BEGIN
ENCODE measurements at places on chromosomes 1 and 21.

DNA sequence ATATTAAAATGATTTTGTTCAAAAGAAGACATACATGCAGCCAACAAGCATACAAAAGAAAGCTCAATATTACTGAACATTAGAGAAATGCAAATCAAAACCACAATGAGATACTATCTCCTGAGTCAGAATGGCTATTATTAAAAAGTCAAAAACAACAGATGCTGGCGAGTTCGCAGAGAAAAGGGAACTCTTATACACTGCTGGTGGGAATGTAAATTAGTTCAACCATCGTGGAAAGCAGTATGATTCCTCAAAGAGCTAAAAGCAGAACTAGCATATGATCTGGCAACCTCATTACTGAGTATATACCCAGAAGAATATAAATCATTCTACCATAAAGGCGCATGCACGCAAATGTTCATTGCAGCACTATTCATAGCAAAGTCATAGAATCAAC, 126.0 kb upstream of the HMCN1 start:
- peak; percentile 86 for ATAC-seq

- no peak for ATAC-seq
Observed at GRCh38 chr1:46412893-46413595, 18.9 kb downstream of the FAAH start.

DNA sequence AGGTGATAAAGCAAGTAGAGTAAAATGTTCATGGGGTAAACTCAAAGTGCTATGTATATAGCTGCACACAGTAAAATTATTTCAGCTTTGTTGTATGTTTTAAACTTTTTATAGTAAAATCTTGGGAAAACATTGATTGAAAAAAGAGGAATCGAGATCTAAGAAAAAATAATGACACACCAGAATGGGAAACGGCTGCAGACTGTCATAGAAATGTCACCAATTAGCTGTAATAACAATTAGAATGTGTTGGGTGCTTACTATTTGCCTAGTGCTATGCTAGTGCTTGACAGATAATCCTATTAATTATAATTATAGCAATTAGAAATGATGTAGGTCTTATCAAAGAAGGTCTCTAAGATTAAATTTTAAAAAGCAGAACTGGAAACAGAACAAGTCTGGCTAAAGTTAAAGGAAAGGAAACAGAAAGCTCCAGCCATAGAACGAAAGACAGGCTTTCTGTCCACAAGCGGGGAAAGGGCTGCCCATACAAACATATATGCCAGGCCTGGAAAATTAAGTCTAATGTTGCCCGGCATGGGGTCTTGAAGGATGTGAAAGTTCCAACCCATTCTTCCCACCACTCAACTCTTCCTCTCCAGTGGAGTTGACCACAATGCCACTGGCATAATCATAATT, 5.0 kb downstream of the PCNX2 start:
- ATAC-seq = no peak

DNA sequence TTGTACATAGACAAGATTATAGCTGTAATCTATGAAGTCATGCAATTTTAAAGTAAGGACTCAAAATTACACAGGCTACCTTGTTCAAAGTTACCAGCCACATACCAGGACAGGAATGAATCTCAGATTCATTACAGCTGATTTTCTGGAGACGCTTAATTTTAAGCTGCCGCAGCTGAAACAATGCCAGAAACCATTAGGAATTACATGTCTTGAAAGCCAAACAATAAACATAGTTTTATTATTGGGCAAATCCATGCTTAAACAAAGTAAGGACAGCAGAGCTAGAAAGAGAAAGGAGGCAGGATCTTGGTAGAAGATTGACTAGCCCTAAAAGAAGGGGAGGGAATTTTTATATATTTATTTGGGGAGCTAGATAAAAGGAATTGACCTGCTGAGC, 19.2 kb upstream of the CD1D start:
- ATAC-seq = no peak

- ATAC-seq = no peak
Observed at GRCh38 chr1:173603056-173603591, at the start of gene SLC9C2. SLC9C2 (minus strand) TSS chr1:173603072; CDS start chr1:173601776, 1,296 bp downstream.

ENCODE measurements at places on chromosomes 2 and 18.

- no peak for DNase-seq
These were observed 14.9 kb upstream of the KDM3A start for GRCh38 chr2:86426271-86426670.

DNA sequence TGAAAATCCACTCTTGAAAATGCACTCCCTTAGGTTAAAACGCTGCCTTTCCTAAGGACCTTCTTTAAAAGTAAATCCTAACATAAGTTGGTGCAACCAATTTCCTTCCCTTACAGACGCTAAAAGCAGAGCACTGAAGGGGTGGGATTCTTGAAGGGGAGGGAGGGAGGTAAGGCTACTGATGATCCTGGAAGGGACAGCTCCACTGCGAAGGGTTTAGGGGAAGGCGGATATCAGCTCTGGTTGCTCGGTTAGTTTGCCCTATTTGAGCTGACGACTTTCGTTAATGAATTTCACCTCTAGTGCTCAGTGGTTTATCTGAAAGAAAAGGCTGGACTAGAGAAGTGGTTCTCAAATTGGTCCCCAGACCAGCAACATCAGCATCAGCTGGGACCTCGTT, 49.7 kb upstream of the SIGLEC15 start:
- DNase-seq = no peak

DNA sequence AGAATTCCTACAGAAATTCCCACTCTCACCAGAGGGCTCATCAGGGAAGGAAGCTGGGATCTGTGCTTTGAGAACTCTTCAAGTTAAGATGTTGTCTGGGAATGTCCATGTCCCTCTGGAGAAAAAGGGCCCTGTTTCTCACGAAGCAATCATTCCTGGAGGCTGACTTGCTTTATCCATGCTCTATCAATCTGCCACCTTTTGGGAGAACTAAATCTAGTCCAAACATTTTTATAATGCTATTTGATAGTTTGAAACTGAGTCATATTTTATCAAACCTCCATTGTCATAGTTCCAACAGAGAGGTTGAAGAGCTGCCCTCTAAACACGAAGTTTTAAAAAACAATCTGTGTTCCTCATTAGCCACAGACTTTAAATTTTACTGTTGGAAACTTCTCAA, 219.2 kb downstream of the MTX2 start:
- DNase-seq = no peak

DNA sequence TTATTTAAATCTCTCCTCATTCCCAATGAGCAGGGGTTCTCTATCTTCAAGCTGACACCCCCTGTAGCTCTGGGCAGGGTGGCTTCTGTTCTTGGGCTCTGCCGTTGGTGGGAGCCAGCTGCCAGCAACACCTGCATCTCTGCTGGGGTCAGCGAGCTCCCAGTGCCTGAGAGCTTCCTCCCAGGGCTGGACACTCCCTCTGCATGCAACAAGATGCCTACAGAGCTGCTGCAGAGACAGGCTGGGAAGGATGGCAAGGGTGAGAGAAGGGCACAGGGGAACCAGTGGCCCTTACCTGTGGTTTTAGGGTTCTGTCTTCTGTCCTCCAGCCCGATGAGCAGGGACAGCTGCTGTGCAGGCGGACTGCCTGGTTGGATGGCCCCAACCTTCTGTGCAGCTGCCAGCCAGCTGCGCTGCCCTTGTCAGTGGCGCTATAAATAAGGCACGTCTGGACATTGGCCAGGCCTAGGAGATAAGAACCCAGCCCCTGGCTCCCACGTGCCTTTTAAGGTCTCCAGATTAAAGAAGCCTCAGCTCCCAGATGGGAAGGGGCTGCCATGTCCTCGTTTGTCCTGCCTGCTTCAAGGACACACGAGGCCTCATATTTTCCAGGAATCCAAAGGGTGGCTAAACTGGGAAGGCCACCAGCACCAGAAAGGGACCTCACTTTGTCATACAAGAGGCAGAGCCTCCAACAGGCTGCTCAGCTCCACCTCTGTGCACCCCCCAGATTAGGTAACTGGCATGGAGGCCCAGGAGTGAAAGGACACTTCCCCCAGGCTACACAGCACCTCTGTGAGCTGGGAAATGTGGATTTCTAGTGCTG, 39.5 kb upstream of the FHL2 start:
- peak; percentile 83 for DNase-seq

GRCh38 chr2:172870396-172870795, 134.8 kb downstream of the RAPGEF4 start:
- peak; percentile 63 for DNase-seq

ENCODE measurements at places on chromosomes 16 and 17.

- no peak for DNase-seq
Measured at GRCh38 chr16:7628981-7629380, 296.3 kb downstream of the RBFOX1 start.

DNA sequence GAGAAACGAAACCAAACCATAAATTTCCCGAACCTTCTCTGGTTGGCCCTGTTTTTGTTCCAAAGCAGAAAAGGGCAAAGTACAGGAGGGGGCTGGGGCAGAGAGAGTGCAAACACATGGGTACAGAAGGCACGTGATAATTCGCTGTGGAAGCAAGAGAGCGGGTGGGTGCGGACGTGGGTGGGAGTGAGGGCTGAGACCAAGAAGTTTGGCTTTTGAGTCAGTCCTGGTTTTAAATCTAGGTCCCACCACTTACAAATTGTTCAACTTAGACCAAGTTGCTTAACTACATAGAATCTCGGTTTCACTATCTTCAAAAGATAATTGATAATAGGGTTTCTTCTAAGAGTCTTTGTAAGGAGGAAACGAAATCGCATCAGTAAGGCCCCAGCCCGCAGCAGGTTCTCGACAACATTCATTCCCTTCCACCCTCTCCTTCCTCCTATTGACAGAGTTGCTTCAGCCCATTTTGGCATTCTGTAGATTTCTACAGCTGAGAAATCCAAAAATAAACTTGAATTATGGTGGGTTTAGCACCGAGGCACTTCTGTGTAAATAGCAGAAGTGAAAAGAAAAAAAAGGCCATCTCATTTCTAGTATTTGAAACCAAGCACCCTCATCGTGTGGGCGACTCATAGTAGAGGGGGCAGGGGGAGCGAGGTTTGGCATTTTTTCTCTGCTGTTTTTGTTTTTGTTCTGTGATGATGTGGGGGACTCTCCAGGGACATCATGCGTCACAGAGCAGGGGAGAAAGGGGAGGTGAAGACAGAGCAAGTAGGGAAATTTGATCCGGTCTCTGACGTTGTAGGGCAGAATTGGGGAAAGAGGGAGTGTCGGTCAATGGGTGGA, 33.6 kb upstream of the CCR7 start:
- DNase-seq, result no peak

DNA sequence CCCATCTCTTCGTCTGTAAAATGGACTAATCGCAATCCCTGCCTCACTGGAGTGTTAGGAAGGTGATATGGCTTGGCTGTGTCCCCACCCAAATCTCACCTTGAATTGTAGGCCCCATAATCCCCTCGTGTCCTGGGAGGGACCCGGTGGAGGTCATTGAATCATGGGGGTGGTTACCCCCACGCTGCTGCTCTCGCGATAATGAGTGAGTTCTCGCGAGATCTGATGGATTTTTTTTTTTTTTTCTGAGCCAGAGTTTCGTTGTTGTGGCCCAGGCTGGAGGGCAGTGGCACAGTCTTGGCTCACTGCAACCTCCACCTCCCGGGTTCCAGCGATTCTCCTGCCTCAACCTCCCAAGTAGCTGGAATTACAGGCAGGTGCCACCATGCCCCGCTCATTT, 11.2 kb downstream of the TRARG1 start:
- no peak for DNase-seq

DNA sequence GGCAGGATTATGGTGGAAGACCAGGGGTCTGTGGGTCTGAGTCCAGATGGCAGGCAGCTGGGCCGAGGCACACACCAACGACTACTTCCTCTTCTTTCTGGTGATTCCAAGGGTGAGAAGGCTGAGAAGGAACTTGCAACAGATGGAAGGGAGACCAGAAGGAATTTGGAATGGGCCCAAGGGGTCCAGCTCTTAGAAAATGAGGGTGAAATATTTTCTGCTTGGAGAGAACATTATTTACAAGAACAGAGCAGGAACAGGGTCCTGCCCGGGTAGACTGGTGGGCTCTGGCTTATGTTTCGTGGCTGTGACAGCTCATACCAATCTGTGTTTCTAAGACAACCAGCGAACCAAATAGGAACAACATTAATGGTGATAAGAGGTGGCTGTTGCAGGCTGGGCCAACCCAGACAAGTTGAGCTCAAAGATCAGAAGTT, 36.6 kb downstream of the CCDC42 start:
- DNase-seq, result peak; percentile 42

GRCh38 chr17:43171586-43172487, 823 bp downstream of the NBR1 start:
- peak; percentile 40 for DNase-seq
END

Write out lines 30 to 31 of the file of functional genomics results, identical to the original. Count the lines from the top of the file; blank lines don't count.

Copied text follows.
DNA sequence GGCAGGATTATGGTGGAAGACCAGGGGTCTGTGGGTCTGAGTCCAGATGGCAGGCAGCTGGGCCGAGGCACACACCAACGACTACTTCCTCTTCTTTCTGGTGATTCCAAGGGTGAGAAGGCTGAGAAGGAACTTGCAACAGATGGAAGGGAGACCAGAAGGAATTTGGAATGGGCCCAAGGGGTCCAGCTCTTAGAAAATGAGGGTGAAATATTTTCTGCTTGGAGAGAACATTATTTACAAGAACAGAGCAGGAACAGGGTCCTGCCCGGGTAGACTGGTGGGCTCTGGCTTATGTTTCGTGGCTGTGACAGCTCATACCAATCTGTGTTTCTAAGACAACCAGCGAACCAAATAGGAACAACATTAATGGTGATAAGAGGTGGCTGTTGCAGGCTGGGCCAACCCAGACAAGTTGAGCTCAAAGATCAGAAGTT, 36.6 kb downstream of the CCDC42 start:
- DNase-seq, result peak; percentile 42